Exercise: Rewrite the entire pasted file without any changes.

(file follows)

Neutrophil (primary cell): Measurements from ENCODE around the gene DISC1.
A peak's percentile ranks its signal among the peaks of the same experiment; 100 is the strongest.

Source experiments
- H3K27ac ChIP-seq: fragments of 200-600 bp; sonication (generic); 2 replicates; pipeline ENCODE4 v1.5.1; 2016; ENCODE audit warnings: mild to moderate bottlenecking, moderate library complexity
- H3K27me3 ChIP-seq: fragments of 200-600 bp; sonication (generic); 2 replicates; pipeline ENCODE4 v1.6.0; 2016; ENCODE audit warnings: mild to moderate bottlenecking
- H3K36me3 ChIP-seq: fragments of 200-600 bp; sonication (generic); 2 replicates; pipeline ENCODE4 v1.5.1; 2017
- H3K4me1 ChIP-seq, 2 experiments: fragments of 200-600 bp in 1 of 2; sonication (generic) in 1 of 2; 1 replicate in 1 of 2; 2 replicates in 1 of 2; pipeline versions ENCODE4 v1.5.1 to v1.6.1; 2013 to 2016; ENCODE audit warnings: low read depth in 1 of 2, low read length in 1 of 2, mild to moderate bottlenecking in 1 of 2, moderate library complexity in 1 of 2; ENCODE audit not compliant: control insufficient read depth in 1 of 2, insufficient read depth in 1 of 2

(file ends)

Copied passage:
Neutrophil (primary cell): Measurements from ENCODE around the gene DISC1.
A peak's percentile ranks its signal among the peaks of the same experiment; 100 is the strongest.

Source experiments
- H3K27ac ChIP-seq: fragments of 200-600 bp; sonication (generic); 2 replicates; pipeline ENCODE4 v1.5.1; 2016; ENCODE audit warnings: mild to moderate bottlenecking, moderate library complexity
- H3K27me3 ChIP-seq: fragments of 200-600 bp; sonication (generic); 2 replicates; pipeline ENCODE4 v1.6.0; 2016; ENCODE audit warnings: mild to moderate bottlenecking
- H3K36me3 ChIP-seq: fragments of 200-600 bp; sonication (generic); 2 replicates; pipeline ENCODE4 v1.5.1; 2017
- H3K4me1 ChIP-seq, 2 experiments: fragments of 200-600 bp in 1 of 2; sonication (generic) in 1 of 2; 1 replicate in 1 of 2; 2 replicates in 1 of 2; pipeline versions ENCODE4 v1.5.1 to v1.6.1; 2013 to 2016; ENCODE audit warnings: low read depth in 1 of 2, low read length in 1 of 2, mild to moderate bottlenecking in 1 of 2, moderate library complexity in 1 of 2; ENCODE audit not compliant: control insufficient read depth in 1 of 2, insufficient read depth in 1 of 2